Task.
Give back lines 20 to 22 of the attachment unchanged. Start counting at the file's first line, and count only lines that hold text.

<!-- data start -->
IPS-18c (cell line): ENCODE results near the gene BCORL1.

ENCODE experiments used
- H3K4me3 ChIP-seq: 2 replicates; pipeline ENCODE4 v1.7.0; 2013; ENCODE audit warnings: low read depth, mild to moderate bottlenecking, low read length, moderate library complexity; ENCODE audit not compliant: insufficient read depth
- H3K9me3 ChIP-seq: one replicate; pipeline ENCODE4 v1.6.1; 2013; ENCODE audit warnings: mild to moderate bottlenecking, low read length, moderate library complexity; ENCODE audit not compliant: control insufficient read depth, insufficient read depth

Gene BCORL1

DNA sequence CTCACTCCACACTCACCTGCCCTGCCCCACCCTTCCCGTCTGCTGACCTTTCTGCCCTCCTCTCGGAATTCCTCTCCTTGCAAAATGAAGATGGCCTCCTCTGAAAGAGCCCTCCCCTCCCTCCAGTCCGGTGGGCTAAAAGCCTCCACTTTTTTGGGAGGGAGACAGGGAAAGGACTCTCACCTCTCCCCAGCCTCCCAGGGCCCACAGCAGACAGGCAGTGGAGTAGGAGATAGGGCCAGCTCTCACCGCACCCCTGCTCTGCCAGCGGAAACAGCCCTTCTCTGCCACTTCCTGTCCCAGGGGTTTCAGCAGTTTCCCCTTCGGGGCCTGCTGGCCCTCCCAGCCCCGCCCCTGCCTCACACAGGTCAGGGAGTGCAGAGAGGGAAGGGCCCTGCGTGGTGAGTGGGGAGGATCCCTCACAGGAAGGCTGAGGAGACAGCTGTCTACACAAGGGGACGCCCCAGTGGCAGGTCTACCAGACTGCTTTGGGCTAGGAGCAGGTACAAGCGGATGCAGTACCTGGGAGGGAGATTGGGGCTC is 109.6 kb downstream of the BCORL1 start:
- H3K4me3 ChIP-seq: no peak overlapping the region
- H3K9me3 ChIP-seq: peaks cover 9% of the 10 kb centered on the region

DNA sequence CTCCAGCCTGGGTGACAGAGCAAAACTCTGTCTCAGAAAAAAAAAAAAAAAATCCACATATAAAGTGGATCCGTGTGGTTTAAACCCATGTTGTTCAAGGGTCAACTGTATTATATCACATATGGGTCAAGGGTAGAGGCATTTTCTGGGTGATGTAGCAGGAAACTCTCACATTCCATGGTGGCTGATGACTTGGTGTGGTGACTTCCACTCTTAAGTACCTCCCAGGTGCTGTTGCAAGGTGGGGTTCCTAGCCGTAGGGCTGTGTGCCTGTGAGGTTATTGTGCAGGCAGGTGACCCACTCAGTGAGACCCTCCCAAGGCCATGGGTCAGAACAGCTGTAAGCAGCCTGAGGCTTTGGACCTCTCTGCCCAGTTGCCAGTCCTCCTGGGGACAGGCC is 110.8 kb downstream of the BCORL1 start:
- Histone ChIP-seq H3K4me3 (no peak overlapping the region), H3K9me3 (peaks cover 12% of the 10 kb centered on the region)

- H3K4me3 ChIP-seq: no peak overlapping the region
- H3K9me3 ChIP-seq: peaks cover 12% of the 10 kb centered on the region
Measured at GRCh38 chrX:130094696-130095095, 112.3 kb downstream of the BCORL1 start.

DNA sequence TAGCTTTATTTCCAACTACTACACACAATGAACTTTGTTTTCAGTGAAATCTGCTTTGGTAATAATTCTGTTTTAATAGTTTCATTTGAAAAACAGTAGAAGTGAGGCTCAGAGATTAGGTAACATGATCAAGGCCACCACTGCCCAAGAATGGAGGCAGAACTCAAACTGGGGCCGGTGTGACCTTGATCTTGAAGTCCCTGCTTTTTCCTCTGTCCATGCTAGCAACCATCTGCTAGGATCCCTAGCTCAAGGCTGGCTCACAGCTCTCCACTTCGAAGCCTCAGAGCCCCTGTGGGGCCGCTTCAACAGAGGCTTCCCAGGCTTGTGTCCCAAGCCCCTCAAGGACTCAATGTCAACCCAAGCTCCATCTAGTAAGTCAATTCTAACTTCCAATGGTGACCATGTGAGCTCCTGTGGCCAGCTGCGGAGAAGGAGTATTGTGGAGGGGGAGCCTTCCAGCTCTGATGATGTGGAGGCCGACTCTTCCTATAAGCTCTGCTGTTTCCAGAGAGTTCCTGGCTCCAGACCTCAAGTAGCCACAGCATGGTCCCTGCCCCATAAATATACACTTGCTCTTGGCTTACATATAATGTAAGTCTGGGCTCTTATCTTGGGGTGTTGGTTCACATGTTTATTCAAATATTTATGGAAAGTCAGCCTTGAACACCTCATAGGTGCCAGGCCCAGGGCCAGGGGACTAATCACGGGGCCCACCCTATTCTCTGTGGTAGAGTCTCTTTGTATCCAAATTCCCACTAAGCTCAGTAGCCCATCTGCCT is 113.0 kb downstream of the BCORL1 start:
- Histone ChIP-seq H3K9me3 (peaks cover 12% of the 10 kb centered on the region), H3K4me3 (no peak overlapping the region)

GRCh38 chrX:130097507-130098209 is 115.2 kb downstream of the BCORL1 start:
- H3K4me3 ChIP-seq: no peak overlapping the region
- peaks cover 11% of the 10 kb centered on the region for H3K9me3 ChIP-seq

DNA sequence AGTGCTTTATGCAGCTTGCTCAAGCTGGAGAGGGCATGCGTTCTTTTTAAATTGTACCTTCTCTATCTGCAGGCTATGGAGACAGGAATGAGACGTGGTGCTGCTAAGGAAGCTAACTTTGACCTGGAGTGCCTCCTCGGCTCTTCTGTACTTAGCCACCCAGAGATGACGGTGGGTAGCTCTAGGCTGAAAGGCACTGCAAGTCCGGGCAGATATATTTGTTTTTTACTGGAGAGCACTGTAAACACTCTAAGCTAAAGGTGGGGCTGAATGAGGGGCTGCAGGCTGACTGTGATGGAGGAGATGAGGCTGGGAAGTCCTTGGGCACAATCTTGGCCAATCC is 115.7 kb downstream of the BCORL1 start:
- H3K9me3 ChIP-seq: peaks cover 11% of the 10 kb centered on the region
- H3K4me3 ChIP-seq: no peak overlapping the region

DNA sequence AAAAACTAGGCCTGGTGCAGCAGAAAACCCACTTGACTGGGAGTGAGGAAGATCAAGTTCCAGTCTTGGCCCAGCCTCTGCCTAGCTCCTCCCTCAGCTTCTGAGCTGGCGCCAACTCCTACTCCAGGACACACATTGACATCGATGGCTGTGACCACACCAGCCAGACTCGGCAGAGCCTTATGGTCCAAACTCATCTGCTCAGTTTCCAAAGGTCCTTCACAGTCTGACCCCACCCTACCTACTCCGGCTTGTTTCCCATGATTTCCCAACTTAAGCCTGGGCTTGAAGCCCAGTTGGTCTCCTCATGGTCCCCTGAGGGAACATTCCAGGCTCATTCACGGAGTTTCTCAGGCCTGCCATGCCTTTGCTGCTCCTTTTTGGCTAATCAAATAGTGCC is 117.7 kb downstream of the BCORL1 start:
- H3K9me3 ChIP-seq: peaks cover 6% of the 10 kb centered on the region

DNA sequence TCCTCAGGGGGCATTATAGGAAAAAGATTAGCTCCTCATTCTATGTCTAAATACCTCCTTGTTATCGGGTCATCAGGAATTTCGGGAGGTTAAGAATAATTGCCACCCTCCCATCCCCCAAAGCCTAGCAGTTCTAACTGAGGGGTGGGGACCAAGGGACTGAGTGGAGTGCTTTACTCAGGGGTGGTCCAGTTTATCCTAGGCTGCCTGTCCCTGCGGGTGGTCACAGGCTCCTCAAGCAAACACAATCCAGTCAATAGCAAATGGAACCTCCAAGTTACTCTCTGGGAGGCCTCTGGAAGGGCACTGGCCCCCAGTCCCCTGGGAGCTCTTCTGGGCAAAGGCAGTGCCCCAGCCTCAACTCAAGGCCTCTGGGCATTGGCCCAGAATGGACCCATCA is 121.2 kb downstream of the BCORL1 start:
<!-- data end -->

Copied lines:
- H3K9me3 ChIP-seq: peaks cover 11% of the 10 kb centered on the region
- H3K4me3 ChIP-seq: no peak overlapping the region

DNA sequence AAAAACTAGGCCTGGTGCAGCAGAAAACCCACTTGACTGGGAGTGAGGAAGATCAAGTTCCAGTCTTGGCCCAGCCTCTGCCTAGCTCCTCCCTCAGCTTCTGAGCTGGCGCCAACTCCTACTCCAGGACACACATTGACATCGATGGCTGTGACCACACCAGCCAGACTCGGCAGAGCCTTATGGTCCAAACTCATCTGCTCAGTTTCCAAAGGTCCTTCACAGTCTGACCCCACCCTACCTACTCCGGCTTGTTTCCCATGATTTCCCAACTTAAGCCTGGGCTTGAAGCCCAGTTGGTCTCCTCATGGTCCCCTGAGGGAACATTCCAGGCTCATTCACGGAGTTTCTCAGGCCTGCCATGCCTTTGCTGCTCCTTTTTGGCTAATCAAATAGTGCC is 117.7 kb downstream of the BCORL1 start: